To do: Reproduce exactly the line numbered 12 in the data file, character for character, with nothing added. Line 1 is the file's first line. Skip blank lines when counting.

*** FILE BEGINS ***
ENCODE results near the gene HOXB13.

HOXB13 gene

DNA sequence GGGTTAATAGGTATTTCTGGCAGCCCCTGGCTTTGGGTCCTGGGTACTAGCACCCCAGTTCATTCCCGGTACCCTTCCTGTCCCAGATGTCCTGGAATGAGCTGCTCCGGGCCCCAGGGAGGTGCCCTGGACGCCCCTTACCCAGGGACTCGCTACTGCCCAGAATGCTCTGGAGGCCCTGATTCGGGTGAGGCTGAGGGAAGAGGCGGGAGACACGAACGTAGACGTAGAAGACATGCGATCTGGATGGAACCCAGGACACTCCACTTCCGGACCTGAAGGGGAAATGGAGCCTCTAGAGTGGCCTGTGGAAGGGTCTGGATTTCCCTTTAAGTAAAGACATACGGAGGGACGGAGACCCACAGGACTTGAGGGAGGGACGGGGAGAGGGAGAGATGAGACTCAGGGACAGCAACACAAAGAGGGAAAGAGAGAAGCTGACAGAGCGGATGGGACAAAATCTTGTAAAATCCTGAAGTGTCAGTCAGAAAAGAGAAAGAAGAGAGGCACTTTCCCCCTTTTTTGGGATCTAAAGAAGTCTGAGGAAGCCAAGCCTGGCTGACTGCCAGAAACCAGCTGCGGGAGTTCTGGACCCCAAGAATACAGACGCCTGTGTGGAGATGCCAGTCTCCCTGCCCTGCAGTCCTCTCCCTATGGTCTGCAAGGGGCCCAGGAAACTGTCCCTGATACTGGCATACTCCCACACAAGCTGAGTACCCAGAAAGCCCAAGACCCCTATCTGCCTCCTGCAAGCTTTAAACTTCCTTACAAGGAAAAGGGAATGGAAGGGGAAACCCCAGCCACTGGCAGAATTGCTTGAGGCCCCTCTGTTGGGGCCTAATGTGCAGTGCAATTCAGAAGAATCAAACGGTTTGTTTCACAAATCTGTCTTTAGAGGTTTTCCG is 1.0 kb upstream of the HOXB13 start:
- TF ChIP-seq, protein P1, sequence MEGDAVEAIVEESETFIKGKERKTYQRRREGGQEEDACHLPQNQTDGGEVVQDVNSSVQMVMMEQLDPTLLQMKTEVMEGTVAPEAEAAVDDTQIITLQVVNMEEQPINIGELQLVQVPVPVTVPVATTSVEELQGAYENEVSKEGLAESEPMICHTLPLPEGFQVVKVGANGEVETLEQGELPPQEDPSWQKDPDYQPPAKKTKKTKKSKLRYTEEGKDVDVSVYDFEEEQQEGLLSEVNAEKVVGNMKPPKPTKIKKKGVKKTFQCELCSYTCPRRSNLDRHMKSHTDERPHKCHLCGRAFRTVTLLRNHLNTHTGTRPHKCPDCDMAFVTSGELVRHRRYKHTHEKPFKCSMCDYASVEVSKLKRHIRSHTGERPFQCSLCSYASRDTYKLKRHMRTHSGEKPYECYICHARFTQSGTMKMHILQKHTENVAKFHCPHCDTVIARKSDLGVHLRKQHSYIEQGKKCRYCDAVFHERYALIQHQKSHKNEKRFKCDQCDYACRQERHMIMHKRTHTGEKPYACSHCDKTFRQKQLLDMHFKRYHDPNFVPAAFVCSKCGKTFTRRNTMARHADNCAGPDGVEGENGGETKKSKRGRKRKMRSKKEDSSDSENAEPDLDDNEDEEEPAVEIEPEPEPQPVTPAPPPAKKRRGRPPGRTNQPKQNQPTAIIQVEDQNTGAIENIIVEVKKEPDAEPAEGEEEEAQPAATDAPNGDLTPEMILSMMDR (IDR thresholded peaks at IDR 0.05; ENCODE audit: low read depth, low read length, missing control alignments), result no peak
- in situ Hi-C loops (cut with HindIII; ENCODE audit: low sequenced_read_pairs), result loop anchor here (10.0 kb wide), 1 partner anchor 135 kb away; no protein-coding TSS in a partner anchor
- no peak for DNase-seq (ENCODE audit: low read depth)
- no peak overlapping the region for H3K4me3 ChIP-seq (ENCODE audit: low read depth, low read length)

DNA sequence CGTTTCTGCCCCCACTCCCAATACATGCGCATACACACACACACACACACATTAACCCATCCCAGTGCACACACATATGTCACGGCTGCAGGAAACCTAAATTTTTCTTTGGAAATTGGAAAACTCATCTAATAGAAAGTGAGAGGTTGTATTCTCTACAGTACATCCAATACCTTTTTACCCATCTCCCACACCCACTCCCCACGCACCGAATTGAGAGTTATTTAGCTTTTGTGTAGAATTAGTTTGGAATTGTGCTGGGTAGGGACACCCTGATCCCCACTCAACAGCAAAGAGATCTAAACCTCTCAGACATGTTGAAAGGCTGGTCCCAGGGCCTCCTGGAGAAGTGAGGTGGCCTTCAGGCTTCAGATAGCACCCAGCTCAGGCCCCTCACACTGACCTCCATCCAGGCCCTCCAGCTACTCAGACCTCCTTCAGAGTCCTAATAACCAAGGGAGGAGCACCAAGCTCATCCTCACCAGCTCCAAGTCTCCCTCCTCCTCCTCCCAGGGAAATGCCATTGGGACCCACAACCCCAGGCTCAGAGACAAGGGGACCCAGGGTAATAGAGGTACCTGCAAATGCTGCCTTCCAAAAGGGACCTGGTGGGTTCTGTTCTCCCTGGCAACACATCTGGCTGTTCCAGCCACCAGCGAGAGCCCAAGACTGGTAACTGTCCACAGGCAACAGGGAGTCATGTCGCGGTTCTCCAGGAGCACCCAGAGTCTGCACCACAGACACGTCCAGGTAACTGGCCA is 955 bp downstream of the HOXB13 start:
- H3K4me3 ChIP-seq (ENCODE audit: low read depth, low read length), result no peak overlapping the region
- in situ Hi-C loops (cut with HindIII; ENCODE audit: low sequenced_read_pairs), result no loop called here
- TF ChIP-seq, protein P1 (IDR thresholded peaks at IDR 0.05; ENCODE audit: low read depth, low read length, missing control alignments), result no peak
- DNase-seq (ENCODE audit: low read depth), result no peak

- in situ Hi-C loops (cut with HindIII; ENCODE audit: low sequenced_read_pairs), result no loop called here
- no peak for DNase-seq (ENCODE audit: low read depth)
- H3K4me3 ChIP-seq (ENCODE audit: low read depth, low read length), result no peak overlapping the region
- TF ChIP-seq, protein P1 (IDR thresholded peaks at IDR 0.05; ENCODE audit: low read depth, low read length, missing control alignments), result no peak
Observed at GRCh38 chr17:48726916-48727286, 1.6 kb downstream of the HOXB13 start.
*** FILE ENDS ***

- DNase-seq (ENCODE audit: low read depth), result no peak